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A life lesson to all: the biggest disappointments arrive at the most unexpected times. How can you possibly expect one of the most prolific and renowned instrumental rock bands in the country to botch a show in the media capital of the world? For the band’s sake, it must be disclaimed that most of the elements that went wrong weren’t their fault. The Palladium’s retro appeal and vivid lighting makes it – in theory – a perfect venue for Explosion in the Sky’s colorful compositions. I couldn’t help but wallow in giddiness when I saw the entrance’s sign disclaiming that tonight’s show may exhibit disorienting strobe lights. But when the foursome took the stage, the Palladium itself introduced the first disappointment. There were no strobe lights, nor was there any semblance of an interesting light show to accompany EITS. The nearly color-static ceiling illuminations sprayed an obscenely bright glow onto the listeners below; you wouldn’t have guessed it was nighttime in the Palladium. If I can count the acne specks on an emo tween 20 feet away, we have a problem. ETIS’ music is intimate, therefore beckoning an intimate complement. The Palladium provided perhaps the brightest show I’ve ever been to, and though it’s only lighting, it shattered the vibe one would expect – nay, demand – at an EITS concert.

Normally, it would be easy to get over such a trivial element. After all, the music should speak for itself. But, what if it doesn’t? There’s the common phrase, “Oh, they’re bad live!” EITS is a unique testament to this saying. Opening with “The Only Moment We Were Along”, they displayed their musicianship and interplaying prowess with humble joy. Chris Hrasky’s drums kept the band on precise target, while Munaf Rayani’s, Mark Smith’s, and Michael James’s guitars alternated fluently between shimmering, stratospheric licks and heavenly, droning chords. After strolling through a couple more tracks, the crowd went particularly wild at the explosive power chord onset of “Greet Death.” Like the tracks before it, “Death” segued into its extended, tender interludes, and it became clear: EITS’ music isn’t meant to be experienced standing in a stuffy room with a couple thousand jaded, chatty bohemians compulsively diving into their cell phones and digital cameras. EITS is more suitable for a seated theatre and dim aura; for a road trip or a relaxing evening with your headphones on; for accompanying a film, or some sort of visual medium. Any multitude of visual complements would’ve spiced up the night, or at the very least made the many quieter moments – often overborne with incessant fan howling and a flurry of phone texting – more tolerable. By the end of “A Poor Man’s Memory”, the weary crowd seemed ready to go home. I know I was.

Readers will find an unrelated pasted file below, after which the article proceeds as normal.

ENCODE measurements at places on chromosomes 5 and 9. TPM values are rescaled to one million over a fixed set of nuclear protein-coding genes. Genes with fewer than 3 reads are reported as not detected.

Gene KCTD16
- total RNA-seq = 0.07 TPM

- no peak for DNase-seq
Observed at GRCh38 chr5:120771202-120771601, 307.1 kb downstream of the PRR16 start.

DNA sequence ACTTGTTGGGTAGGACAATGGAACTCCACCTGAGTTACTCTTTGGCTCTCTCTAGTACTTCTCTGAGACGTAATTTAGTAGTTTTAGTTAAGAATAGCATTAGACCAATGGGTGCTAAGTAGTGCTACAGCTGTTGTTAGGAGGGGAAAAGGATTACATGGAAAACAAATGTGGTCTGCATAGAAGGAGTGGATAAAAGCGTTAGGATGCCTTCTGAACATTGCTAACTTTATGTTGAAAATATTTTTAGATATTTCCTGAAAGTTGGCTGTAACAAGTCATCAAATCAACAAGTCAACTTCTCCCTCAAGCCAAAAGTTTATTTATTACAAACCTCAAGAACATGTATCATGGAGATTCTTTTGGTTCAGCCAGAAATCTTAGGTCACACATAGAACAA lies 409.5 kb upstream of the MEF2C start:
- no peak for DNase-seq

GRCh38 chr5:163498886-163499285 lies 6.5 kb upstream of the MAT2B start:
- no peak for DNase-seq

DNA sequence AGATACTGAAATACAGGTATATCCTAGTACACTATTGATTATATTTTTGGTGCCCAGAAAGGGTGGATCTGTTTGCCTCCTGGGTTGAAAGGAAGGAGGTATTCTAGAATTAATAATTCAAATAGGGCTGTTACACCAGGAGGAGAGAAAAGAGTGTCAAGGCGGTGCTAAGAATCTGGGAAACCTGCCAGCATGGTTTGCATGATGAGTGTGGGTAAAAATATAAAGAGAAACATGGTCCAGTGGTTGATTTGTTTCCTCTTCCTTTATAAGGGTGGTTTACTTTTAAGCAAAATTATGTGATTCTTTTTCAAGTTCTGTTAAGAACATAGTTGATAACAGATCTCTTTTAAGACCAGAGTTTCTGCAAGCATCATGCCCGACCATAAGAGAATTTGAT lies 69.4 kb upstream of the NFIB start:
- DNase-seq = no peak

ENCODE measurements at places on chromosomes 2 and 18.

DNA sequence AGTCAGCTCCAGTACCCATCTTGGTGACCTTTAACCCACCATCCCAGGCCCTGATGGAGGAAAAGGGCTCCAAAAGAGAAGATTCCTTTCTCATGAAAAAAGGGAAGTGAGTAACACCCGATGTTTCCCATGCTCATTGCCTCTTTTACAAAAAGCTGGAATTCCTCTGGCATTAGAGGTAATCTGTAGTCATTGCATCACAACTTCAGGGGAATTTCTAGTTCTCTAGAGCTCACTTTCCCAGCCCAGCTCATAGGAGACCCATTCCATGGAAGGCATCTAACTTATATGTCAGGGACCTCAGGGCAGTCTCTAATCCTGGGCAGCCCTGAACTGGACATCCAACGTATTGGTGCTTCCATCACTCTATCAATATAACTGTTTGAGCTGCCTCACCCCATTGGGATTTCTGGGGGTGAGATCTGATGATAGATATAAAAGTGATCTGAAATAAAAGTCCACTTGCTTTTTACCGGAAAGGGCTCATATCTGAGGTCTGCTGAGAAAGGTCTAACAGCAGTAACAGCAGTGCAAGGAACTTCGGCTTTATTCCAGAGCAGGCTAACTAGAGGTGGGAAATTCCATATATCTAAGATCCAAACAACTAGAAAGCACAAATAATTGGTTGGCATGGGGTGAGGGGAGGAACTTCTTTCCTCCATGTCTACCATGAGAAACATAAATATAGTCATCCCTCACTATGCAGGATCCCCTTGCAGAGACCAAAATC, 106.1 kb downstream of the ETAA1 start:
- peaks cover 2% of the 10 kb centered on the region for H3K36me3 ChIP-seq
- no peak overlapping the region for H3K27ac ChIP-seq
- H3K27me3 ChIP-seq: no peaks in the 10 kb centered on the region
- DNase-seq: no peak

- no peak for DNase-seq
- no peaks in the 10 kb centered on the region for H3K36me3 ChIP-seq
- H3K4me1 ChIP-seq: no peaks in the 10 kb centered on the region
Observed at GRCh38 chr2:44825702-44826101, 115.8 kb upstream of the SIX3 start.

The energetic instrumental whirlwind of “Catastrophe and the Cure” helped liven up a sorely logy crowd. The night closed with the gradual crescendo of “Memorial”. After a never-ending build-up, the Palladium burst into a supernova of guitar distortion and headbanging that aptly compensated for the lack of an encore. The moment encapsulated the band’s name and thankfully ended the lackluster hour and forty minutes on a strong note. To listen to such beautiful music in less-than-pristine circumstances is a disservice to EITS’ music. Do yourself a favor and enjoy them the way they are meant to be heard: in a soothing atmosphere without the intrusion of other people.

(Photos: Lindsey Best)

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